Haley says she'll campaign for Trump in 2020

Haley says she'll campaign for Trump in 2020
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U.S. Ambassador to the United Nations Nikki HaleyNimrata (Nikki) HaleyNikki Haley slams media for Smollett coverage: 'He played them all for fools' Four names emerge for UN position: report Heather Nauert withdraws her name from consideration for UN ambassador job MORE on Tuesday said that she not is running for president in 2020 and will support President TrumpDonald John TrumpJustice Department preparing for Mueller report as soon as next week: reports Smollett lawyers declare 'Empire' star innocent Pelosi asks members to support resolution against emergency declaration MORE's reelection, punctuating widespread speculation about her higher political ambitions following the announcement of her resignation on Tuesday.

"No, I am not running in 2020," Haley told reporters during an Oval Office meeting with Trump Tuesday morning, during which the president accepted her resignation.

“I look forward to supporting the president in the next election,” she added.

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News of Haley's decision to resign broke abruptly Tuesday morning as the White House hastily announced a meeting between the president and his U.N. ambassador.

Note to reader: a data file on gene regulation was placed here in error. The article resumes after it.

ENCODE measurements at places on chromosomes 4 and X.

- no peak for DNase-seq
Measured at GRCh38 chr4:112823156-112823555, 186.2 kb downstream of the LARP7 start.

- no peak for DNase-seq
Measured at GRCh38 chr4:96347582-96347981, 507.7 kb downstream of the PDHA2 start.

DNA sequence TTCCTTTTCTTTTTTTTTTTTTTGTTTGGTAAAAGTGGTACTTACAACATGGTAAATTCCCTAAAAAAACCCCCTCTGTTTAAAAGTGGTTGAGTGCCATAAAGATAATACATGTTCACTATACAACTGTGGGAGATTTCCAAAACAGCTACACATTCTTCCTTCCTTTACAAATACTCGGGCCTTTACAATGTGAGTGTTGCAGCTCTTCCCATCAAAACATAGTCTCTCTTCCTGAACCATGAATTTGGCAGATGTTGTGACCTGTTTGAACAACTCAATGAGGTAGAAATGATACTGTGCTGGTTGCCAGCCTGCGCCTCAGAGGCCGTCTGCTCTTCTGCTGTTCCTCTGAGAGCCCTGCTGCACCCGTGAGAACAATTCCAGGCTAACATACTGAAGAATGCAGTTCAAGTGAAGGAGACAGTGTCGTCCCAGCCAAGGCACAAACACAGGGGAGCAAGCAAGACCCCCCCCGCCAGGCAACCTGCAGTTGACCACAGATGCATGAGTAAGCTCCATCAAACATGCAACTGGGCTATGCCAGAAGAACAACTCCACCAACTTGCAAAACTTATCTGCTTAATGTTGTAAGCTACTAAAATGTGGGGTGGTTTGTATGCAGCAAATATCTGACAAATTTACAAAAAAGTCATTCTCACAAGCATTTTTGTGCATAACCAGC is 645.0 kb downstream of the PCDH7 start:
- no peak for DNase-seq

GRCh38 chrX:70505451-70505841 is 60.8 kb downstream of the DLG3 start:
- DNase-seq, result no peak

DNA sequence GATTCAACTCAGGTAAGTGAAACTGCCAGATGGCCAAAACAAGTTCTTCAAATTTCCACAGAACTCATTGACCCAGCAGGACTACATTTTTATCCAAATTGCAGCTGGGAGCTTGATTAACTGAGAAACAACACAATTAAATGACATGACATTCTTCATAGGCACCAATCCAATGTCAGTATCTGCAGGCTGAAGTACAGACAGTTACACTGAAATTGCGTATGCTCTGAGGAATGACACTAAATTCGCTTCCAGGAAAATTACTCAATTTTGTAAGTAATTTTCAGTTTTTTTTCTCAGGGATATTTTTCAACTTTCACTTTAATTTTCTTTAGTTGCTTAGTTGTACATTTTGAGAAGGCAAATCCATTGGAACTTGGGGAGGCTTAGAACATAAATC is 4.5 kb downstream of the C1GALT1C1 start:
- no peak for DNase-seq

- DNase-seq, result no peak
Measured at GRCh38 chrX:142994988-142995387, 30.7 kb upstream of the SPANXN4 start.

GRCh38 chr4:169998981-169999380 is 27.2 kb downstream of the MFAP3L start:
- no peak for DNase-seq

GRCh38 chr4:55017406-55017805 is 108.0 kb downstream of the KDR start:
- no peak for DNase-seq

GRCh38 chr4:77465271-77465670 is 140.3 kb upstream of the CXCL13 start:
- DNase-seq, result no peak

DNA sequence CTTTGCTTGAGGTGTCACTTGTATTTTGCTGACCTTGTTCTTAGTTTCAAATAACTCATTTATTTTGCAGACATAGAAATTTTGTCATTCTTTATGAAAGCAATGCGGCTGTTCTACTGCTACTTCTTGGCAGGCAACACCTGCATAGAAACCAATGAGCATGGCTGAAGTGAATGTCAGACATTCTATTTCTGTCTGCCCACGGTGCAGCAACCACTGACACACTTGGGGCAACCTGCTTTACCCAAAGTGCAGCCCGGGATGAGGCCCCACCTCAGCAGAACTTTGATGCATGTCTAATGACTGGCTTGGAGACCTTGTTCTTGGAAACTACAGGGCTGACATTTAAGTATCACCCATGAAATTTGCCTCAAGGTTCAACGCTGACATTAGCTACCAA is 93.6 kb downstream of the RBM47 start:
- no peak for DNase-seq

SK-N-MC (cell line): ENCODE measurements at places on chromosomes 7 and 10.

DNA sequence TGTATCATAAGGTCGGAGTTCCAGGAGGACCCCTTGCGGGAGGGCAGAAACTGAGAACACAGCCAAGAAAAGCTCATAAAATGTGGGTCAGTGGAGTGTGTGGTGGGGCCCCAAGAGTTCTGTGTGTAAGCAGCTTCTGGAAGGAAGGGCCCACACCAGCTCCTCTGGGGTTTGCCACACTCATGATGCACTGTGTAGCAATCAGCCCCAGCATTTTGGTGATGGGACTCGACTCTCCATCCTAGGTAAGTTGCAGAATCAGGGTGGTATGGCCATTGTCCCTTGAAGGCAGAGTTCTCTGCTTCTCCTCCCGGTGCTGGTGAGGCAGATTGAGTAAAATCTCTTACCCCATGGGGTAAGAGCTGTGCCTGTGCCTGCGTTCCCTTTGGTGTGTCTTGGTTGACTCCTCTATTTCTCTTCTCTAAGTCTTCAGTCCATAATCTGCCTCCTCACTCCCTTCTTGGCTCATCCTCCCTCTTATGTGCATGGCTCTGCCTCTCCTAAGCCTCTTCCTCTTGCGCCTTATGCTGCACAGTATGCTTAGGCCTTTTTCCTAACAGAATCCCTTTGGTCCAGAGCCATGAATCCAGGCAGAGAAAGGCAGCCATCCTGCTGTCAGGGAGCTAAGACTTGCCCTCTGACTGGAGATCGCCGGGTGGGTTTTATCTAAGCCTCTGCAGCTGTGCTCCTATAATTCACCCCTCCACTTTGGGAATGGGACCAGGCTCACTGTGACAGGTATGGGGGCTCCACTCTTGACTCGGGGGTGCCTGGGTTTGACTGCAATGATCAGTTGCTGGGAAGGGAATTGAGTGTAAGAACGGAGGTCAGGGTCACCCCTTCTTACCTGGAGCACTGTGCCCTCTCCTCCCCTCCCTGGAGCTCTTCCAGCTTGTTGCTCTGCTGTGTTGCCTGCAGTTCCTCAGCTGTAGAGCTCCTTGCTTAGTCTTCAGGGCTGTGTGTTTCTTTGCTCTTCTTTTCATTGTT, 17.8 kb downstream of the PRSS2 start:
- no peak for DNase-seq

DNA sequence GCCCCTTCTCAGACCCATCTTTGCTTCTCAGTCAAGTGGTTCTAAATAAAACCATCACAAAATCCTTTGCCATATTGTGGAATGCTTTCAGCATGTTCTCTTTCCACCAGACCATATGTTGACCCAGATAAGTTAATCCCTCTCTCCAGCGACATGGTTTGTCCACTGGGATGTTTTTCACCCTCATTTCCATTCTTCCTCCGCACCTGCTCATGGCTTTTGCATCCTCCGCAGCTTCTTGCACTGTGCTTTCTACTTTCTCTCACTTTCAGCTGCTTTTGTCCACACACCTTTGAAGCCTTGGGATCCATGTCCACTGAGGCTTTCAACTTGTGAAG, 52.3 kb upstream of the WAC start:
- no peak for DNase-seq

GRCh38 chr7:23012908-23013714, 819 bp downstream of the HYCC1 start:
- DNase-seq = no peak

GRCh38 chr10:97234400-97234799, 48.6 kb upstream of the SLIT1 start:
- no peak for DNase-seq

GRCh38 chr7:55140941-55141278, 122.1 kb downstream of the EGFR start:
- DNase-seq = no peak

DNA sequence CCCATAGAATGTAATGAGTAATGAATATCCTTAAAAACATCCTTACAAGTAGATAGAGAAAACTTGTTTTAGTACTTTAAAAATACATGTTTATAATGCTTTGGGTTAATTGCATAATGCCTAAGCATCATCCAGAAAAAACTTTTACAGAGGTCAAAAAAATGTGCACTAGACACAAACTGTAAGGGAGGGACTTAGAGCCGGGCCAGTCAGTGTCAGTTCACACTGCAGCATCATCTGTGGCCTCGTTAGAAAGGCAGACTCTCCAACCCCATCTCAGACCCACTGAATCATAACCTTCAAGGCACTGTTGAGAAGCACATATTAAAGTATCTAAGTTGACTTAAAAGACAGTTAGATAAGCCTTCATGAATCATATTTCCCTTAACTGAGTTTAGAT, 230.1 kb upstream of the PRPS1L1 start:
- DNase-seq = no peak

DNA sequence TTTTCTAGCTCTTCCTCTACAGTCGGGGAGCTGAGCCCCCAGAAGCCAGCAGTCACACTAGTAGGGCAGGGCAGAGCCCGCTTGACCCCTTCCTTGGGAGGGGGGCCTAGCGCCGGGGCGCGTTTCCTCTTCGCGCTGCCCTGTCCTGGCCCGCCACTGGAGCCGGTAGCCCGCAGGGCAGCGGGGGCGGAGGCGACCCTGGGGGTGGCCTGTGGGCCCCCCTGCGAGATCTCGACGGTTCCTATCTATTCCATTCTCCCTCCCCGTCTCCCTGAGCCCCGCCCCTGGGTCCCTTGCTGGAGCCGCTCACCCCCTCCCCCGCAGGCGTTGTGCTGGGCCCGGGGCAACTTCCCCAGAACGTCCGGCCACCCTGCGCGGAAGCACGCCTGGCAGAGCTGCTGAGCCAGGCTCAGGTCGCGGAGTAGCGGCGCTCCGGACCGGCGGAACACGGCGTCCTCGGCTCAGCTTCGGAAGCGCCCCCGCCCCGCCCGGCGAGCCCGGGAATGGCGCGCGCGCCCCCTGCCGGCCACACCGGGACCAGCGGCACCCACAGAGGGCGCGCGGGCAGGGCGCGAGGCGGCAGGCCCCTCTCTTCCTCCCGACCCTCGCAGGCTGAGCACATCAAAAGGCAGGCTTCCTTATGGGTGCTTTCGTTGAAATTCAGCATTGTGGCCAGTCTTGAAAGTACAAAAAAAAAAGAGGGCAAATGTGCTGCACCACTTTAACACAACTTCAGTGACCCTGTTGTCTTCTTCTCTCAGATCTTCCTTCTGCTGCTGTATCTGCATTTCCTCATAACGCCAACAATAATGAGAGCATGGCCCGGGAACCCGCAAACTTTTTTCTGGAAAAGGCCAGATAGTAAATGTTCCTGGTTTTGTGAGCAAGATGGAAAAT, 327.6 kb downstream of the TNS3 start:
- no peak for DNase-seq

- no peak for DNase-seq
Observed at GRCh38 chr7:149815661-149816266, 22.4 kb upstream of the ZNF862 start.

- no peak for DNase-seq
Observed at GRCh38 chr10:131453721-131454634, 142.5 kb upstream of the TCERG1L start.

Trump, sitting alongside Haley in the Oval Office, told reporters she plans to leave at the end of the year and wanted to “take a break” from public service. The president said Haley informed him of her intentions six months ago.

Haley, a former governor of South Carolina, has been viewed as a steadying force in the administration given her mainstream Republican credentials and willingness to, at times, criticize the president.

She is also widely rumored to have her own political ambitions. Tuesday’s news generated widespread speculation Haley could be prepping herself to run for office, though she promptly shut down those murmurs on Tuesday, saying she would support Trump’s reelection.

Haley’s exit comes at a disadvantageous moment for the White House, with the 2018 midterm elections fast approaching. It is also likely to eclipse the confirmation of Brett KavanaughBrett Michael KavanaughSmollett saga shows it's no mistake when media target conservatives Supreme Court clamps down on 'excessive fines' by states The 10 GOP senators who may break with Trump on emergency MORE to the Supreme Court, a major win for an administration that has experienced more turmoil and staff shakeups than most.